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UM-Duluth Faculty Threaten To Teach Classes Online If Administrators Don't Better Prepare For COVID-19

DULUTH, Minn. (AP) — Faculty at the University of Minnesota-Duluth's largest college are threatening to put all their courses online if administrators don't meet their demands to make better preparations to handle COVID-19 infections when classes resume this fall.

The Minneapolis Star Tribune reported Wednesday that Swesnson College of Science and Engineering department heads sent a letter to Chancellor Lendley Black on Monday demanding an on-campus testing site, daily updates on positive cases, notifications if students test positive and clear online options for students. The letter demands administrators implement the changes before classes resume Aug. 31.

"It is difficult to imagine that we will be able to be in person for more than a few weeks with what we know of the current plan," the letter states. "We are risking our ability to deliver classes even remotely if we do not achieve these items very quickly."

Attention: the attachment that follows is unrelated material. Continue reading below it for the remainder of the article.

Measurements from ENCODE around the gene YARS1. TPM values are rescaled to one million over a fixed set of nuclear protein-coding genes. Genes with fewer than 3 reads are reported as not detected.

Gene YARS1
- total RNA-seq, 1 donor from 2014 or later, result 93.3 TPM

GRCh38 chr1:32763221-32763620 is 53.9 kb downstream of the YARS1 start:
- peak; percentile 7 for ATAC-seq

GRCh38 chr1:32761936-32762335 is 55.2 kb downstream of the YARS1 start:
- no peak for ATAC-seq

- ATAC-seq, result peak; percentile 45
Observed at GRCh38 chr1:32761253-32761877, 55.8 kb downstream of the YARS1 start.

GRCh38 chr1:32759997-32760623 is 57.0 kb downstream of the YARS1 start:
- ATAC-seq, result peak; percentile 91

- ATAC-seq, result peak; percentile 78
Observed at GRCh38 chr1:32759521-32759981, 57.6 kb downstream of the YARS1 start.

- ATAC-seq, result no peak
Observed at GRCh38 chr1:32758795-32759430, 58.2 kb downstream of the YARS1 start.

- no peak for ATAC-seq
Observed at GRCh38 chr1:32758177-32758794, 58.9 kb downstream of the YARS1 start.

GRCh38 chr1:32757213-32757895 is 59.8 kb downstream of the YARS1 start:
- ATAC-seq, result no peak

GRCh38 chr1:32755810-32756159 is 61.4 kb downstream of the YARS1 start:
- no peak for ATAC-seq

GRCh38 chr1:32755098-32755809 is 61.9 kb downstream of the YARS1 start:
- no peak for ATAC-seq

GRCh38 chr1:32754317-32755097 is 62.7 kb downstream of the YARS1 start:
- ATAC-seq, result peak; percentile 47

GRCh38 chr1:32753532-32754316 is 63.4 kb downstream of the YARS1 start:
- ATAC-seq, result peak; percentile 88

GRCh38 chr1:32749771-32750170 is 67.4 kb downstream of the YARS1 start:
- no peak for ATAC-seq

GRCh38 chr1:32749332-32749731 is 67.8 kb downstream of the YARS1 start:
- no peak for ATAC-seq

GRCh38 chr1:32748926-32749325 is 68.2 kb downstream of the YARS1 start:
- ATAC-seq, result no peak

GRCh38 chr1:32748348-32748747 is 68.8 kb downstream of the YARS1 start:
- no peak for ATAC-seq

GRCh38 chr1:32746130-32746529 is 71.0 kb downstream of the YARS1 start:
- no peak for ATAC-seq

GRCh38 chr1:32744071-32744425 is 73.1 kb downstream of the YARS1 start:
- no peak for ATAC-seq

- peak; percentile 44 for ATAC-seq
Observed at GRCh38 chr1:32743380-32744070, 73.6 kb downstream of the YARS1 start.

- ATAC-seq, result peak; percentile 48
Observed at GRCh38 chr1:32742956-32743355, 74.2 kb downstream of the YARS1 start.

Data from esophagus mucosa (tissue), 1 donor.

About half of all UM-Duluth classes will be online during the fall semester, although about 80% of students will have at least one in-person class.

University spokeswoman Lynne Williams said "faculty control their delivery mode and should be preparing their contingency plans." But she warned that the university will keep campus community members' heath records private and the school can't get information from people who seek medical care off-campus.

(© Copyright 2020 The Associated Press. All Rights Reserved. This material may not be published, broadcast, rewritten or redistributed.)

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